This is because how long you listen is as crucial as how loud it is. Moderate volume for five hours can be just as harmful as max volume for five minutes.

When you listen, here are some ways to make it safer:

  • Be certain that your device has volume level warnings enabled. If your listening volume gets too high, a warning will alert you. Naturally, then it’s up to you to lower your volume, but it’s better than nothing!
  • If you don’t want to think about it, you might even be able to change the maximum volume on your smart device.
  • Use the 80/90 rule: Listen at 80% volume for no more than 90 minutes. (Want more minutes? Reduce the volume.)
  • Give yourself plenty of breaks. The more breaks (and the longer duration they are), the better.
  • It’s a good plan not to go above 40% – 50% volume level.
  • If your ears begin to experience pain or ringing, immediately stop listening.

Your ears can be stressed by utilizing headphones, especially earbuds. So give your ears a break. Because sensorineural hearing loss normally occurs slowly over time not suddenly. Which means, you might not even recognize it occurring, at least, not until it’s too late.

There’s no cure and no way to reverse sensorineural hearing loss

Usually, NHIL, or noise-related hearing loss, is irreversible. When the stereocilia (small hair-like cells in your ears that detect sound) get damaged by overexposure to loud sound, they can never recover.

The damage accumulates gradually over time, and it normally starts as very limited in scope. That can make NIHL difficult to detect. You may think your hearing is perfectly fine, all the while it’s slowly getting worse and worse.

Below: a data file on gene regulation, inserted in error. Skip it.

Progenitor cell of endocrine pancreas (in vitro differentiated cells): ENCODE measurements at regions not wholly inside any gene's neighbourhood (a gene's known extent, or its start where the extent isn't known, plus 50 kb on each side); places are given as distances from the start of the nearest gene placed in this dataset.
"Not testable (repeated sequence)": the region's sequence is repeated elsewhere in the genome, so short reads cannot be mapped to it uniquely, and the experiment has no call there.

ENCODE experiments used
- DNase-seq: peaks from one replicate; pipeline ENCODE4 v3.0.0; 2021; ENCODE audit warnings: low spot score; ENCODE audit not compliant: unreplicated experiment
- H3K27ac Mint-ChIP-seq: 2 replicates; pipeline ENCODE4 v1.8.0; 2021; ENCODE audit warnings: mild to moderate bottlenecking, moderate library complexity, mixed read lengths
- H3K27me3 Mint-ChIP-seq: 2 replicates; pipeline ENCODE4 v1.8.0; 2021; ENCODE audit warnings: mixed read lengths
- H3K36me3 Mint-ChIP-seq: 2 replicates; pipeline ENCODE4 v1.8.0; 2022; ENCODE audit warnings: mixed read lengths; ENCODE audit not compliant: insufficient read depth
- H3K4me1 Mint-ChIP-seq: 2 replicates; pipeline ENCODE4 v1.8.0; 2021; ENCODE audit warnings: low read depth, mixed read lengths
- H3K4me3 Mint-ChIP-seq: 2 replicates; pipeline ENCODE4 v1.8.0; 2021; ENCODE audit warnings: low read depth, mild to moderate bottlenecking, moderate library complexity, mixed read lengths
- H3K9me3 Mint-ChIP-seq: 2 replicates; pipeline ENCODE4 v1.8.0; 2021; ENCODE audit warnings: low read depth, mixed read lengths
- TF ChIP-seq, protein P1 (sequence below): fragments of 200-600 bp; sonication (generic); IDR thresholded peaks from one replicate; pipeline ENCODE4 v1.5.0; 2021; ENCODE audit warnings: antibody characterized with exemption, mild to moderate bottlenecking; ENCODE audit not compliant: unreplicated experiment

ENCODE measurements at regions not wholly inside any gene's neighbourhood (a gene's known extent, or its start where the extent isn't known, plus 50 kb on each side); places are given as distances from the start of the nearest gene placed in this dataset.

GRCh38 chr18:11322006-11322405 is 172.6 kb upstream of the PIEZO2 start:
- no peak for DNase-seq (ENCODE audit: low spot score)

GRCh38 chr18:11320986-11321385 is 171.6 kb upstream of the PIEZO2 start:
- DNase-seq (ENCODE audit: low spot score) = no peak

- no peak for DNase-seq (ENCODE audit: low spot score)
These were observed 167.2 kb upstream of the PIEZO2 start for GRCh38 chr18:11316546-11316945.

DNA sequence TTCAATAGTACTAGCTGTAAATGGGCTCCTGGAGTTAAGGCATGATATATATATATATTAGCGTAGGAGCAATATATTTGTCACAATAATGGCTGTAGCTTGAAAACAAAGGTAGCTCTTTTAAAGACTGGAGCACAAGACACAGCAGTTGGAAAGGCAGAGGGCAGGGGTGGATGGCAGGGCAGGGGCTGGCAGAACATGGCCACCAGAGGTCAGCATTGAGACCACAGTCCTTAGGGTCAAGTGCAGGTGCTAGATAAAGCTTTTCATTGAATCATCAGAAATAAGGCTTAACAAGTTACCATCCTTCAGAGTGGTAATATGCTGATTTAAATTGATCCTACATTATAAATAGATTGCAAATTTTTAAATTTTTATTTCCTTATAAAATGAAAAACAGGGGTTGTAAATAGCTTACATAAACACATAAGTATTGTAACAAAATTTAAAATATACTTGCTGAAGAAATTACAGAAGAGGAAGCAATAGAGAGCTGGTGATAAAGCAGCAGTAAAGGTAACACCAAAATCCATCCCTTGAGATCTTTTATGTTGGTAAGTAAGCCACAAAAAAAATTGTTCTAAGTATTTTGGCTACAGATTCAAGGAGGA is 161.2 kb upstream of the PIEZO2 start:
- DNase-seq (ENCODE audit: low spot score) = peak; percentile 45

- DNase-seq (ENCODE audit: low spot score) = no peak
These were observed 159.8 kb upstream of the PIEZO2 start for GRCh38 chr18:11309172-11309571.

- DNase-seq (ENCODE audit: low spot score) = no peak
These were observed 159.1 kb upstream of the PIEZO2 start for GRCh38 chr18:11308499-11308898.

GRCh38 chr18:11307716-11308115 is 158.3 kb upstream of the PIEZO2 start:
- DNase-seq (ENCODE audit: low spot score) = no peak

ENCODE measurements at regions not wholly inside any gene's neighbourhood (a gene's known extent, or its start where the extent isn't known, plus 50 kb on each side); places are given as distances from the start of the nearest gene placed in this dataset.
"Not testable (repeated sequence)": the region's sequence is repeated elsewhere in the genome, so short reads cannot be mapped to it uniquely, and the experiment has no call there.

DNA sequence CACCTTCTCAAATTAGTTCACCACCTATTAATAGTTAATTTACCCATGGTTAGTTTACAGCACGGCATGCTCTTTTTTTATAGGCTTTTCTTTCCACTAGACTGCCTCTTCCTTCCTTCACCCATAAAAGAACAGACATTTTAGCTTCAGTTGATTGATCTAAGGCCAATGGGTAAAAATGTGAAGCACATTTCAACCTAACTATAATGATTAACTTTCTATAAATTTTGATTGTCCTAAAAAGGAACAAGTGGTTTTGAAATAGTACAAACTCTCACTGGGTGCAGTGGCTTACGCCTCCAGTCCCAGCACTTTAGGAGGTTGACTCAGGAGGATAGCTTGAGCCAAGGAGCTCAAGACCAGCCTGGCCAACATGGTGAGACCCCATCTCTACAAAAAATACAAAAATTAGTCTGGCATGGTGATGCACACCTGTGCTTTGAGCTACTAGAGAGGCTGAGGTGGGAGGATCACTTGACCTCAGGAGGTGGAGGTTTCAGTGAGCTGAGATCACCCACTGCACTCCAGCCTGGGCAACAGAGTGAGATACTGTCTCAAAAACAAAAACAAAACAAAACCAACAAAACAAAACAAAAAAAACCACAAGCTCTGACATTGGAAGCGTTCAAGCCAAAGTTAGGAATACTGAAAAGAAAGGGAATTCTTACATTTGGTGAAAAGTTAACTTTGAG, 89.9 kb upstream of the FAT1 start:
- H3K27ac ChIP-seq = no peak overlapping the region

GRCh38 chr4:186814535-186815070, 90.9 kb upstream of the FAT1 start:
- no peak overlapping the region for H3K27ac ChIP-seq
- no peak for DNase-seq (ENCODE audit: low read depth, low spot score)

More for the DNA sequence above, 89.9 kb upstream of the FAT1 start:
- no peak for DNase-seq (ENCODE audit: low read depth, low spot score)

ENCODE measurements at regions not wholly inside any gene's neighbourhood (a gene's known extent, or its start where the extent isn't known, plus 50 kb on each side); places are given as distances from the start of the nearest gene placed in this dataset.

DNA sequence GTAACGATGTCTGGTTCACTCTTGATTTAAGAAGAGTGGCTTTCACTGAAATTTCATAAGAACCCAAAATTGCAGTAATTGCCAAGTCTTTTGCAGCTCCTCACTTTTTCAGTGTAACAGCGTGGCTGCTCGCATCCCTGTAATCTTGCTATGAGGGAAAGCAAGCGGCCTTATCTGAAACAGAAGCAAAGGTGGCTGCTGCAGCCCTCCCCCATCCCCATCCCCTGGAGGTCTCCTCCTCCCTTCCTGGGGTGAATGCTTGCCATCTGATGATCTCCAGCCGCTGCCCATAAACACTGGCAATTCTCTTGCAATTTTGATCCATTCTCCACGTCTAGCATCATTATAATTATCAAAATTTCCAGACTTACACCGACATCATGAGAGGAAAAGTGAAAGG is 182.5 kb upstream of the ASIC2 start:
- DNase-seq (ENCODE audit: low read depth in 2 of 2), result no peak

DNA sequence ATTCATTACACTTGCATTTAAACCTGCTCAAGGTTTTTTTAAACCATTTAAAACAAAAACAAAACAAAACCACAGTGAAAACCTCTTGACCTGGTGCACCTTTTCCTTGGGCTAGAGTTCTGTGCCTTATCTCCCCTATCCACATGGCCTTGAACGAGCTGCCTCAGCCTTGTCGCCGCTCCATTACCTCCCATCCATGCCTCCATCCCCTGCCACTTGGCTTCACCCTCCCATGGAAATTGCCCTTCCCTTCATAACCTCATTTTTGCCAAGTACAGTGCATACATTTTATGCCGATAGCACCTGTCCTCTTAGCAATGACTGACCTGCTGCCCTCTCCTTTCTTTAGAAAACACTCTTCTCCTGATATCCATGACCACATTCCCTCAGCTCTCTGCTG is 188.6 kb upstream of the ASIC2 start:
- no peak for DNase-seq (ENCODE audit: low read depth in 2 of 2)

There is presently no cure or capability of reversing NIHL. But strategies (hearing aids most notably) do exist that can mitigate the impact sensorineural hearing loss can have. But the overall damage that’s being done, sadly, is irreversible.

So the best plan is prevention

That’s why so many hearing specialists put a considerable emphasis on prevention. Here are a few ways to continue to listen to your earbuds while reducing your risk of hearing loss with good prevention routines:

  • Change up the types of headphones you’re using. That is, don’t wear earbuds all day every day. Try utilizing over-the-ear headphones too.
  • Limit the amount of damage your ears are experiencing while you’re not wearing earbuds. Avoid excessively loud environments whenever you can.
  • Use volume-limiting apps on your phone and other devices.
  • Use earbuds and headphones that incorporate noise-canceling technology. This will mean you won’t have to turn the volume quite so high so that you can hear your media clearly.
  • Use hearing protection if you’re going to be around loud noises. Wear earplugs, for example.
  • Getting your hearing tested by us regularly is a smart plan. We will be able to help you get assessed and track the general health of your hearing.

You will be able to protect your sense of hearing for many years by taking steps to prevent hearing loss, especially NHIL. And, if you do wind up requiring treatment, like hearing aids, they will be more effective.

So… are earbuds the enemy?

So does all this mean you should find your nearest set of earbuds and chuck them in the garbage? Not Exactly! Not at all! Brand-name earbuds can get costly.

But your approach may need to be changed if you’re listening to your earbuds regularly. These earbuds may be harming your hearing and you might not even notice it. Your best defense, then, is being aware of the danger.

When you listen, reduce the volume, that’s the first step. The second step is to talk to us about the state of your hearing right away.

Think you may have damaged your hearing with earbuds? We can help! Get tested now!

The site information is for educational and informational purposes only and does not constitute medical advice. To receive personalized advice or treatment, schedule an appointment.